Major United Airlines order ends new-business drought at Airbus

June 29, 2021, 6:45 PM UTC

Following a drought of new business due to the malaise in Europe’s leading airlines, Airbus looks to have nabbed enough incoming plane orders to tip it into the green for the first half of 2021.

Airbus had recorded billings for 94 aircraft through May, but because of the collapse of Norwegian Airlines earlier this year, cancellations of 125 orders drove the total net figure deep into the red

Thanks to United Airlines agreeing to purchase 70 new A321neo single-aisle planes for delivery from 2023 to 2026, Airbus would have to suffer 40 cancellations this month for the figure to remain negative. Experts say that kind of attrition is unusual. 

A spokeswoman for the company declined to comment ahead of July 8, when the first-half orders and delivery figures are set to be released.

Although United also announced the purchase of 200 Boeing 737 Max jets, analysts see the Airbus order as notable. “This is a large order for its flagship product from a high-profile American carrier that historically operates a Boeing fleet, so it has even more significance,” said Andrew Gollan, a London-based equity analyst with Berenberg Bank.   

More importantly, however, he believes the order is a sign that Boeing is struggling to come up with an answer to the A321neo. 

Able to seat from 180 to 220 passengers in a typical two-class arrangement, it can fly 4,000 nautical miles. That is 20% farther than the equivalent 737 Max 10, which won’t even enter service until 2023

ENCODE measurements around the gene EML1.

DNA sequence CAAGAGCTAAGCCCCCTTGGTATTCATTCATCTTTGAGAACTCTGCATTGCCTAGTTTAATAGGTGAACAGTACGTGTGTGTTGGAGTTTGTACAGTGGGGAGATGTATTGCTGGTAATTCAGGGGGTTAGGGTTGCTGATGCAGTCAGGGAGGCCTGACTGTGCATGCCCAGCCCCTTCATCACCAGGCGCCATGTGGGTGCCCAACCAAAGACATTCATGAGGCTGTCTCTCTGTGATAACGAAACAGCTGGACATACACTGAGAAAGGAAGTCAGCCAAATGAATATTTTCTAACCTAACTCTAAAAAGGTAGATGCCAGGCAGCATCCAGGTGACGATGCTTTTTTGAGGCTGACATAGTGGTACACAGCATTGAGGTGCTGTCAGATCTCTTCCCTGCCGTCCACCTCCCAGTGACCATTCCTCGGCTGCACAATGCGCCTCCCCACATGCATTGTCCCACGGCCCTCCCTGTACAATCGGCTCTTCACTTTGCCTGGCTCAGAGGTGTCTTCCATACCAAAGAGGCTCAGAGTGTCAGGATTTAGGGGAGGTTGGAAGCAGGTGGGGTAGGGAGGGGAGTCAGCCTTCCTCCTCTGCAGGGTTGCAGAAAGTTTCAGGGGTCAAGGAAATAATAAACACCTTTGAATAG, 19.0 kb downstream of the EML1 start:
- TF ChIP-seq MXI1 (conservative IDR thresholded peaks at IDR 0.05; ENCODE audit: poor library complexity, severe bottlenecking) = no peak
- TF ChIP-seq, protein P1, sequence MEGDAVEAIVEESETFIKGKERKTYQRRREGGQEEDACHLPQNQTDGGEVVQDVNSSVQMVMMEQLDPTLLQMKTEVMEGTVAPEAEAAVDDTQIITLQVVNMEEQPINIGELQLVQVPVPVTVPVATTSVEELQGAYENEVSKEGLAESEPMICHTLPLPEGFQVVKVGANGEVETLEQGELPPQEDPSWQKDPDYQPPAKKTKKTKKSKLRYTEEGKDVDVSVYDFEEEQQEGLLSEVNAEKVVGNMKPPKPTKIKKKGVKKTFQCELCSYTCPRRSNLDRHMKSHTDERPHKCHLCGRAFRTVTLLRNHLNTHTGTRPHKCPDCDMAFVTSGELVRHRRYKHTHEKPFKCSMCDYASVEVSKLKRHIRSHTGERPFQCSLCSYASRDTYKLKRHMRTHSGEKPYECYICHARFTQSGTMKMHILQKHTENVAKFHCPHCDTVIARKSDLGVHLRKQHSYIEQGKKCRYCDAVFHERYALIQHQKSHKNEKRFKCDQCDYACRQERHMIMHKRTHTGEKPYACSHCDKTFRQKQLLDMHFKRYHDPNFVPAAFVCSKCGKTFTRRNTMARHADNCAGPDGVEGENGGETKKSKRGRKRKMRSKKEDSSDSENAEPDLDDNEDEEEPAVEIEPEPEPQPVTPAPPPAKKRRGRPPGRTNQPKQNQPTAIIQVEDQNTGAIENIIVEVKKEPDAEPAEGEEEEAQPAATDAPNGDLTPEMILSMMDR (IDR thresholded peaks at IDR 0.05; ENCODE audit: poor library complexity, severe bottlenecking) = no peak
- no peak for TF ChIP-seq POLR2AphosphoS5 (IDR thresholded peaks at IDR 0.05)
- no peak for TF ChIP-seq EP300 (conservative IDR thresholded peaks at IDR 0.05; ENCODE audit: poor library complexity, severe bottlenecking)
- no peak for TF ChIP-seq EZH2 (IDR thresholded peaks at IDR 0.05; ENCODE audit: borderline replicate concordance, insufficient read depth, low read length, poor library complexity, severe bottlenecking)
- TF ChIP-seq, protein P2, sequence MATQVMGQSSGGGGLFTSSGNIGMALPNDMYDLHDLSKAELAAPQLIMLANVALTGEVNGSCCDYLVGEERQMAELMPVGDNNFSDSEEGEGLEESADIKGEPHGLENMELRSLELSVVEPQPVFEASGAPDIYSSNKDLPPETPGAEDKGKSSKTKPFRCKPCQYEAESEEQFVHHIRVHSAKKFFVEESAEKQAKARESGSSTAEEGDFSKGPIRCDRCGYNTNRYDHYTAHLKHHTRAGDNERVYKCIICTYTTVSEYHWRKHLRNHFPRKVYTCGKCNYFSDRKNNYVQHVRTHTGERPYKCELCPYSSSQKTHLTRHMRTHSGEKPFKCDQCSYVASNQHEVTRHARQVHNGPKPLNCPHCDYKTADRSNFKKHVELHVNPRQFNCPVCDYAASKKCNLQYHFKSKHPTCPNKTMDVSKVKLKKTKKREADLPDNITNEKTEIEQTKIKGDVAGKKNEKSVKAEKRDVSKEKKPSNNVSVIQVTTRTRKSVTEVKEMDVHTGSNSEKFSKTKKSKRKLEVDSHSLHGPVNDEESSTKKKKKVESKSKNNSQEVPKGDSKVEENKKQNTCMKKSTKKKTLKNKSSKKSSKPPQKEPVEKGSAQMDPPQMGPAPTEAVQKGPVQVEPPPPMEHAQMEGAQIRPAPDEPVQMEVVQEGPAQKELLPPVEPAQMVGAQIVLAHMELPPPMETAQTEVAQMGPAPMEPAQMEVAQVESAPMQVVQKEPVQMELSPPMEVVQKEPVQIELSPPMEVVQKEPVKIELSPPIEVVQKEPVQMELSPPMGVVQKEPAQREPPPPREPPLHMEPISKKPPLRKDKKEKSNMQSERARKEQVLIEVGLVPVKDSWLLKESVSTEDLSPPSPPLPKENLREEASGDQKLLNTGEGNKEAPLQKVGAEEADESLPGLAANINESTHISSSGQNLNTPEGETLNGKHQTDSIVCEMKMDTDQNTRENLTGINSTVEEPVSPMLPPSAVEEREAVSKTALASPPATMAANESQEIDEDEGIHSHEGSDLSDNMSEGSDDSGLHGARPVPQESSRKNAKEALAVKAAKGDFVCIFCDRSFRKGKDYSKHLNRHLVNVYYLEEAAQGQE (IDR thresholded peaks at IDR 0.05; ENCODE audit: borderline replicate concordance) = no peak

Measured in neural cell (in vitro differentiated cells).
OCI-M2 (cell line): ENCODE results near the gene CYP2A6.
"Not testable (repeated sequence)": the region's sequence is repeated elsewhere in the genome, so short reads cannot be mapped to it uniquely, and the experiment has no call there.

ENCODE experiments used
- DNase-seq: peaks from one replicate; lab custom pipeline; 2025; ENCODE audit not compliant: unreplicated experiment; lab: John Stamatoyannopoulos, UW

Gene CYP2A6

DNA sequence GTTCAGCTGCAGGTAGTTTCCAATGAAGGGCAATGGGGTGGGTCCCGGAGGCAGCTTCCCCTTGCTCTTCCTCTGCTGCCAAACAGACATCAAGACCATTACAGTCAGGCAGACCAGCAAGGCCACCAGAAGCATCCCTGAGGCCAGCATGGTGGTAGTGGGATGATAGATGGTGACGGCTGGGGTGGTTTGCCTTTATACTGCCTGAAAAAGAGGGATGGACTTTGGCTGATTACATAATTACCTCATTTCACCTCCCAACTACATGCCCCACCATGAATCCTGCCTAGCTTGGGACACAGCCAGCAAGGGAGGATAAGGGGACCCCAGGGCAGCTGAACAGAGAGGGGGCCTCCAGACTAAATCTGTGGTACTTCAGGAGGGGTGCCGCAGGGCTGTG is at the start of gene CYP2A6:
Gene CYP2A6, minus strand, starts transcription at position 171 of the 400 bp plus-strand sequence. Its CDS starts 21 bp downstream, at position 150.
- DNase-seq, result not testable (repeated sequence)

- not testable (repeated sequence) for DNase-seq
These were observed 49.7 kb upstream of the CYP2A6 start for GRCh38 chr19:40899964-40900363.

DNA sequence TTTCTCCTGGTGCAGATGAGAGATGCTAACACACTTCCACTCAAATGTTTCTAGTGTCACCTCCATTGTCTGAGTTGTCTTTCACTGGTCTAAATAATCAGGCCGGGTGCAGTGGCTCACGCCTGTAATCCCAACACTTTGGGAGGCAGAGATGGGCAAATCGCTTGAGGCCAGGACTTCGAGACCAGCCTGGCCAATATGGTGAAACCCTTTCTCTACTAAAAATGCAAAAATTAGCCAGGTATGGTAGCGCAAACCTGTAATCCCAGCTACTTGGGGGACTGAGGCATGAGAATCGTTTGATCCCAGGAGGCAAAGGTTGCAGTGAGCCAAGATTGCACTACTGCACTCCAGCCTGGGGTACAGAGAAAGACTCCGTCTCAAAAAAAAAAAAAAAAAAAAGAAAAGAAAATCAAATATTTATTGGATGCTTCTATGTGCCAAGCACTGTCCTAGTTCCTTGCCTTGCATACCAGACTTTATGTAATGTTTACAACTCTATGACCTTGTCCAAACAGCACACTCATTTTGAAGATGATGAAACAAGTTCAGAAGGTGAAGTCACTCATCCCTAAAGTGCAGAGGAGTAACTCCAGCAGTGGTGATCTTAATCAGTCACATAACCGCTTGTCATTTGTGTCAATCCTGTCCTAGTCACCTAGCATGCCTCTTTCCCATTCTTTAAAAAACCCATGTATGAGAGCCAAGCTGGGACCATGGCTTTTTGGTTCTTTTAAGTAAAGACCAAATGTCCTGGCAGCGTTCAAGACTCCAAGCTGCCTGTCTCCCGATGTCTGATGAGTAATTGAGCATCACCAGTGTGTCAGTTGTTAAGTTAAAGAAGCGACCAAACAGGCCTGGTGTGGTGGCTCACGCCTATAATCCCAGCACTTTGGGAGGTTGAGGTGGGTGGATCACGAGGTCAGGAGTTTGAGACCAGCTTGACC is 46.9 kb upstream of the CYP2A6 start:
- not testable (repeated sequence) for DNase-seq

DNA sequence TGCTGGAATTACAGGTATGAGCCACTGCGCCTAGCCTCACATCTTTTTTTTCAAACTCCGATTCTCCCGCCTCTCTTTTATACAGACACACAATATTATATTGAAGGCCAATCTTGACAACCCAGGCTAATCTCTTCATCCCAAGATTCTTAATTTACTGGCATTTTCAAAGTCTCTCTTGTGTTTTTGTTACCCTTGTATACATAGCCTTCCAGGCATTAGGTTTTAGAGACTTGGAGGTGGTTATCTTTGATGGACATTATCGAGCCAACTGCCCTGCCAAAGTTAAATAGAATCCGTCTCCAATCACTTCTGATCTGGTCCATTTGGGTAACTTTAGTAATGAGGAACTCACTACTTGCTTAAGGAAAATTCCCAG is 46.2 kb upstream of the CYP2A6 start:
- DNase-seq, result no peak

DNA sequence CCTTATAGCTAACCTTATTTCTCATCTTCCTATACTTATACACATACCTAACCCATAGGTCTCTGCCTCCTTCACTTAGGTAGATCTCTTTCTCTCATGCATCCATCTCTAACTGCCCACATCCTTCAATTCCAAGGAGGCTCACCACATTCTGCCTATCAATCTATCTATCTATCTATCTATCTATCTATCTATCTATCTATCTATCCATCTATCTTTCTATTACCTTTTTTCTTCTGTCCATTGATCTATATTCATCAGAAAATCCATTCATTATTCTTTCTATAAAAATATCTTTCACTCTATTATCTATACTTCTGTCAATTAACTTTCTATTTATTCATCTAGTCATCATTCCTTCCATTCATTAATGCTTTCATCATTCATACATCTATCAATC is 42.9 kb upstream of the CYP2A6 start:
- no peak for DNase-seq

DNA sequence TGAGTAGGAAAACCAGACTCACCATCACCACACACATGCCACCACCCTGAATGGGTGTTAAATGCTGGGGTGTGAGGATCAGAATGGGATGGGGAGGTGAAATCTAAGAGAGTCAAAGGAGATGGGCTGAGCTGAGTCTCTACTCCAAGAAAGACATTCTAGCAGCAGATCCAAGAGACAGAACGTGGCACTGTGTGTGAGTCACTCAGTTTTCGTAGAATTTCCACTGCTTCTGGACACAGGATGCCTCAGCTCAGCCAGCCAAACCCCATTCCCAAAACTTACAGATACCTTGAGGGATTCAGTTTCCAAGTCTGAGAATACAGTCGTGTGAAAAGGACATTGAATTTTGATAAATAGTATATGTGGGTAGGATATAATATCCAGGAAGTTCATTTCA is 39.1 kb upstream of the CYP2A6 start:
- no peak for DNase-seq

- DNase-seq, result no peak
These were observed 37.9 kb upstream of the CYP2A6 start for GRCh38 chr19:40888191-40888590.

By that point Airbus hopes to raise the stakes with the A321XLR. This seats the same number of people but can fly 4,700 nautical miles, thanks to a third and optional fourth fuel tank located in the fuselage of the plane, in addition to the two on the wings.

Airbus management’s real problem now may be ensuring its supply chain can actually keep pace with its needs. The company recently warned suppliers they need to ramp up their production.  

“The focus has switched from managing production cuts to ramp-up planning,” said Gollan. “New orders are more of a concern for Boeing, since its backlog is thinner in the narrow-body sector, while Airbus production of the A320 family is effectively booked out for the next 13 years at current rates.” 

Currently the order book for the A320neo family is over 5,600 aircraft, and a large chunk of that is for the larger A321neo.

Subscribe to Fortune Daily to get essential business stories straight to your inbox each morning.